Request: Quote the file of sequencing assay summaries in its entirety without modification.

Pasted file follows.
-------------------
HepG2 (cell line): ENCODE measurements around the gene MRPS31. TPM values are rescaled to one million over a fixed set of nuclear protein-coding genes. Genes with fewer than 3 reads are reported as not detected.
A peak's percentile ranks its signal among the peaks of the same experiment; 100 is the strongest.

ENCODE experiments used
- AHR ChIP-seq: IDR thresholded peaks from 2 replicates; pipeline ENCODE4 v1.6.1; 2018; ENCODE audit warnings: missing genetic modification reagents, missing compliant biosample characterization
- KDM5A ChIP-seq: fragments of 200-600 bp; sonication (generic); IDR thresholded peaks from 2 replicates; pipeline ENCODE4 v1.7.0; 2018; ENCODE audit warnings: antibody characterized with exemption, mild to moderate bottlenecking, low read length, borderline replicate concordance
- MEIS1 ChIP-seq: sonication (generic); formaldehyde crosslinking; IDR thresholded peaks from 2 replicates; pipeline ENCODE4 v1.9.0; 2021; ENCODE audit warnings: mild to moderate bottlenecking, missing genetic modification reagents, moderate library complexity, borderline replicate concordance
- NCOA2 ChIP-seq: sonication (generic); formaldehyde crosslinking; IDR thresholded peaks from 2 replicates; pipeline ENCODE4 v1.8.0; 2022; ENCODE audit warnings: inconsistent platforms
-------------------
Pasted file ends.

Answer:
HepG2 (cell line): ENCODE measurements around the gene MRPS31. TPM values are rescaled to one million over a fixed set of nuclear protein-coding genes. Genes with fewer than 3 reads are reported as not detected.
A peak's percentile ranks its signal among the peaks of the same experiment; 100 is the strongest.

ENCODE experiments used
- AHR ChIP-seq: IDR thresholded peaks from 2 replicates; pipeline ENCODE4 v1.6.1; 2018; ENCODE audit warnings: missing genetic modification reagents, missing compliant biosample characterization
- KDM5A ChIP-seq: fragments of 200-600 bp; sonication (generic); IDR thresholded peaks from 2 replicates; pipeline ENCODE4 v1.7.0; 2018; ENCODE audit warnings: antibody characterized with exemption, mild to moderate bottlenecking, low read length, borderline replicate concordance
- MEIS1 ChIP-seq: sonication (generic); formaldehyde crosslinking; IDR thresholded peaks from 2 replicates; pipeline ENCODE4 v1.9.0; 2021; ENCODE audit warnings: mild to moderate bottlenecking, missing genetic modification reagents, moderate library complexity, borderline replicate concordance
- NCOA2 ChIP-seq: sonication (generic); formaldehyde crosslinking; IDR thresholded peaks from 2 replicates; pipeline ENCODE4 v1.8.0; 2022; ENCODE audit warnings: inconsistent platforms